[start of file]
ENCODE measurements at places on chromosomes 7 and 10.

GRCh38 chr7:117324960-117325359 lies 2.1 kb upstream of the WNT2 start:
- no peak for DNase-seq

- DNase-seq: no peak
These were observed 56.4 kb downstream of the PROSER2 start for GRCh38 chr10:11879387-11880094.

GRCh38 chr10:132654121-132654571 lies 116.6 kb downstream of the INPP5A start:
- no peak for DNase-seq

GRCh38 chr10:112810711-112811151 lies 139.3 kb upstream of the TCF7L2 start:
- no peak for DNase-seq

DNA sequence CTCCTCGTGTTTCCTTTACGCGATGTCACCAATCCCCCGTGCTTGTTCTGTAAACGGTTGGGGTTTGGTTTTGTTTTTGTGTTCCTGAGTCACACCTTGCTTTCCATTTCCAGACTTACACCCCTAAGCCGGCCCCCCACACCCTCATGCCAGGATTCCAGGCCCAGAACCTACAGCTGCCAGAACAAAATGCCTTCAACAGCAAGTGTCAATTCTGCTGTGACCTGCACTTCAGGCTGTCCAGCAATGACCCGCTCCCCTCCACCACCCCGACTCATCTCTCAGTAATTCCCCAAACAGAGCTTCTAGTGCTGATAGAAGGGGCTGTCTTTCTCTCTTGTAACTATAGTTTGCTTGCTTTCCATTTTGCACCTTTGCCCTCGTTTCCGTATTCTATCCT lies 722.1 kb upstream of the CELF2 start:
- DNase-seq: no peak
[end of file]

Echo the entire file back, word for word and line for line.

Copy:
ENCODE measurements at places on chromosomes 7 and 10.

GRCh38 chr7:117324960-117325359 lies 2.1 kb upstream of the WNT2 start:
- no peak for DNase-seq

- DNase-seq: no peak
These were observed 56.4 kb downstream of the PROSER2 start for GRCh38 chr10:11879387-11880094.

GRCh38 chr10:132654121-132654571 lies 116.6 kb downstream of the INPP5A start:
- no peak for DNase-seq

GRCh38 chr10:112810711-112811151 lies 139.3 kb upstream of the TCF7L2 start:
- no peak for DNase-seq

DNA sequence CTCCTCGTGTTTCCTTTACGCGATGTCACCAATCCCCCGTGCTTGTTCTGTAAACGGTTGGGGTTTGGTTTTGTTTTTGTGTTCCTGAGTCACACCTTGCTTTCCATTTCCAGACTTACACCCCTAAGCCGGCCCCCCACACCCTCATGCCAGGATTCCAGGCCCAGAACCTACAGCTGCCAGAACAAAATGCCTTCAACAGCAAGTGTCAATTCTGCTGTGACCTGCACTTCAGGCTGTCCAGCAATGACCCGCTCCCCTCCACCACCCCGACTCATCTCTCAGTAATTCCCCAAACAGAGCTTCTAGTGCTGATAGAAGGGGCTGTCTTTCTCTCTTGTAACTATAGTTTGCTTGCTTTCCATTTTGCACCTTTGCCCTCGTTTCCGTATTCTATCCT lies 722.1 kb upstream of the CELF2 start:
- DNase-seq: no peak